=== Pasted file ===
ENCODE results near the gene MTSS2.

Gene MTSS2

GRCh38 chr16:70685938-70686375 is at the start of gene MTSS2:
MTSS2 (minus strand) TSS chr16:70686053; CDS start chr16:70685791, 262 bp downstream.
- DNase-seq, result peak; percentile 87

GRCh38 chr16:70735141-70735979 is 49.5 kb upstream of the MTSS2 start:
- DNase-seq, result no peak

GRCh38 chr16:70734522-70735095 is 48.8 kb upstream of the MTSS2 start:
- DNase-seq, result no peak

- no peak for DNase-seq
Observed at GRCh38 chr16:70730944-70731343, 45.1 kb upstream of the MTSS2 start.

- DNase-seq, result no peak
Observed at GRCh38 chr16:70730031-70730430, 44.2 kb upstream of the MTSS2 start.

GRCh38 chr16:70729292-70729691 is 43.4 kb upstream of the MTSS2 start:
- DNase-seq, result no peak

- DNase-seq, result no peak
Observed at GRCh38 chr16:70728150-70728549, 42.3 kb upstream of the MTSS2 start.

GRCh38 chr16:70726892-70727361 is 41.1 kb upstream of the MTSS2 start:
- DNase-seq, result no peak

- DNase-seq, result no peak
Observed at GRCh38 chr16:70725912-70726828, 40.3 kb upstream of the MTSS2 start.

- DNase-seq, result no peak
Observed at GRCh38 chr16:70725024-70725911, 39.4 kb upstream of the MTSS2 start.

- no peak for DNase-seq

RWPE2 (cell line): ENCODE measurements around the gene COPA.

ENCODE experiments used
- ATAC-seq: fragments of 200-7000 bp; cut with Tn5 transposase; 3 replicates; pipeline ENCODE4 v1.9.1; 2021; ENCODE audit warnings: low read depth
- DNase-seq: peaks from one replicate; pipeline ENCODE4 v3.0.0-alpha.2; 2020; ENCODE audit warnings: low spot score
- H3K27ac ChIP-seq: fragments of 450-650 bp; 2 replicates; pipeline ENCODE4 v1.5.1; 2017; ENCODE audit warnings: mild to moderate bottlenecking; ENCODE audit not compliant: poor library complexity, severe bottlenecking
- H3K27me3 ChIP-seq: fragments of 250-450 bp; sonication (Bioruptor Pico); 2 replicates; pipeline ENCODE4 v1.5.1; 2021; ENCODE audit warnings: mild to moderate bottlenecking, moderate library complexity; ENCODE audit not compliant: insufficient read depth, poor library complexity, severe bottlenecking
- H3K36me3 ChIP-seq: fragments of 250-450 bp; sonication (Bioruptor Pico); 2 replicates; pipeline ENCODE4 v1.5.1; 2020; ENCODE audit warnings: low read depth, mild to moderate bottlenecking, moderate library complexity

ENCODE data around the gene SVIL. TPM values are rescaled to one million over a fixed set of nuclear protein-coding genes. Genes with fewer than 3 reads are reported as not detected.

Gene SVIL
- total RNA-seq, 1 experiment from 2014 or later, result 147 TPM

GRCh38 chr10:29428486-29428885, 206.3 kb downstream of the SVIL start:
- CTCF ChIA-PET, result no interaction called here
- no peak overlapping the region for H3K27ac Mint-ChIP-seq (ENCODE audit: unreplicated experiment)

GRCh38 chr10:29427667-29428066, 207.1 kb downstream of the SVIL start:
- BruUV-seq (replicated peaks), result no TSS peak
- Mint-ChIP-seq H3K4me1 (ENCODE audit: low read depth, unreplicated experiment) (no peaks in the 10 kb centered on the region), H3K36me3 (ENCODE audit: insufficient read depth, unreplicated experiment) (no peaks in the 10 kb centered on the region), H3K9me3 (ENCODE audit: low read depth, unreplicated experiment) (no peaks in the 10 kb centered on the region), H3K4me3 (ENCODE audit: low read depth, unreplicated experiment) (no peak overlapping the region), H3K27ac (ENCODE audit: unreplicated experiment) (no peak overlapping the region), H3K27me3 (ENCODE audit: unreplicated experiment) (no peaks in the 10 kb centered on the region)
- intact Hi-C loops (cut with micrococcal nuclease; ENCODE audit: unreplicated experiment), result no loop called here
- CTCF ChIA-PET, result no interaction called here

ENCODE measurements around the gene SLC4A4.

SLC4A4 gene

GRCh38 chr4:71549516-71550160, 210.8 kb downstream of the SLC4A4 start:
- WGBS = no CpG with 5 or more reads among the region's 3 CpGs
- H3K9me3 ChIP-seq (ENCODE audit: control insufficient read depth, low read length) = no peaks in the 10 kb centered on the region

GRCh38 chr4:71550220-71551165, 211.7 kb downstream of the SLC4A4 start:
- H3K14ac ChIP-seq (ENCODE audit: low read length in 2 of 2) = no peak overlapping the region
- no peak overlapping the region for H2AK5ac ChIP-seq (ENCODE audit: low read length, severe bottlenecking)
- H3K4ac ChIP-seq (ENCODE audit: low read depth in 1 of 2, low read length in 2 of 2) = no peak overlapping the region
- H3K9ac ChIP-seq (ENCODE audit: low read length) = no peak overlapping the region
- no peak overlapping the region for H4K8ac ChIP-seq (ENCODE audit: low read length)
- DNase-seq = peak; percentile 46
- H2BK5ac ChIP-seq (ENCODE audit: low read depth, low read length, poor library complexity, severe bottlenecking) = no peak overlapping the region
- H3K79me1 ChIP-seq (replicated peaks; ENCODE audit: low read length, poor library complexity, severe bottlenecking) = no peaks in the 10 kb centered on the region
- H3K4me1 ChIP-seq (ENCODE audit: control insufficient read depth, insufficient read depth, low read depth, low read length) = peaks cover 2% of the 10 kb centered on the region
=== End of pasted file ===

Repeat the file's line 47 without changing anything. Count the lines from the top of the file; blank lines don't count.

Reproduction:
- H3K9me3 ChIP-seq (ENCODE audit: control insufficient read depth, low read length) = no peaks in the 10 kb centered on the region